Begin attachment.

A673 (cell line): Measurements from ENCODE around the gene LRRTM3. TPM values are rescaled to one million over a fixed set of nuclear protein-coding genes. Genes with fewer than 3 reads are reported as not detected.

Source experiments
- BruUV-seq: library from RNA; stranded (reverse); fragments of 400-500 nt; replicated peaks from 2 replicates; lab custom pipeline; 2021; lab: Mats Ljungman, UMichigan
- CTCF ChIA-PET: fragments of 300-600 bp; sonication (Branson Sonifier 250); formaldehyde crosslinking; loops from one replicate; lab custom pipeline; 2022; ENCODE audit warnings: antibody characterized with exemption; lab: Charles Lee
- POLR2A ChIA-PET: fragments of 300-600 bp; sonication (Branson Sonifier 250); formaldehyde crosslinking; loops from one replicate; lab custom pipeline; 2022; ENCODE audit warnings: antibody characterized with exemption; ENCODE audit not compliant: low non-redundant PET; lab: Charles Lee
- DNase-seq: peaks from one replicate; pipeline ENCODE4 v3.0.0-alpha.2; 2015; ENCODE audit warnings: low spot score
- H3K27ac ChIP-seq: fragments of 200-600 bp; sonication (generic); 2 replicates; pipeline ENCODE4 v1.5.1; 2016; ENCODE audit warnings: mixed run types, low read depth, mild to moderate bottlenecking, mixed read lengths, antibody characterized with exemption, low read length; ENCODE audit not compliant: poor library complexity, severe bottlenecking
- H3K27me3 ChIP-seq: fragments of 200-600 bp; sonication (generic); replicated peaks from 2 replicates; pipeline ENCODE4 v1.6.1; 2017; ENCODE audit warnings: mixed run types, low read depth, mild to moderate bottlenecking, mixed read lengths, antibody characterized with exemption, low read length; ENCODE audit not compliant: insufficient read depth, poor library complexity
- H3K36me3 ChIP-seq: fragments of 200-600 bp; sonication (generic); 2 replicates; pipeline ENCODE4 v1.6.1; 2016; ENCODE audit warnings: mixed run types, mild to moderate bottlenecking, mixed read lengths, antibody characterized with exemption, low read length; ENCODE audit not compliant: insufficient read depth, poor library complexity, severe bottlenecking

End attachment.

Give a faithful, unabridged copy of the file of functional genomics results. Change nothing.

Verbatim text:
A673 (cell line): Measurements from ENCODE around the gene LRRTM3. TPM values are rescaled to one million over a fixed set of nuclear protein-coding genes. Genes with fewer than 3 reads are reported as not detected.

Source experiments
- BruUV-seq: library from RNA; stranded (reverse); fragments of 400-500 nt; replicated peaks from 2 replicates; lab custom pipeline; 2021; lab: Mats Ljungman, UMichigan
- CTCF ChIA-PET: fragments of 300-600 bp; sonication (Branson Sonifier 250); formaldehyde crosslinking; loops from one replicate; lab custom pipeline; 2022; ENCODE audit warnings: antibody characterized with exemption; lab: Charles Lee
- POLR2A ChIA-PET: fragments of 300-600 bp; sonication (Branson Sonifier 250); formaldehyde crosslinking; loops from one replicate; lab custom pipeline; 2022; ENCODE audit warnings: antibody characterized with exemption; ENCODE audit not compliant: low non-redundant PET; lab: Charles Lee
- DNase-seq: peaks from one replicate; pipeline ENCODE4 v3.0.0-alpha.2; 2015; ENCODE audit warnings: low spot score
- H3K27ac ChIP-seq: fragments of 200-600 bp; sonication (generic); 2 replicates; pipeline ENCODE4 v1.5.1; 2016; ENCODE audit warnings: mixed run types, low read depth, mild to moderate bottlenecking, mixed read lengths, antibody characterized with exemption, low read length; ENCODE audit not compliant: poor library complexity, severe bottlenecking
- H3K27me3 ChIP-seq: fragments of 200-600 bp; sonication (generic); replicated peaks from 2 replicates; pipeline ENCODE4 v1.6.1; 2017; ENCODE audit warnings: mixed run types, low read depth, mild to moderate bottlenecking, mixed read lengths, antibody characterized with exemption, low read length; ENCODE audit not compliant: insufficient read depth, poor library complexity
- H3K36me3 ChIP-seq: fragments of 200-600 bp; sonication (generic); 2 replicates; pipeline ENCODE4 v1.6.1; 2016; ENCODE audit warnings: mixed run types, mild to moderate bottlenecking, mixed read lengths, antibody characterized with exemption, low read length; ENCODE audit not compliant: insufficient read depth, poor library complexity, severe bottlenecking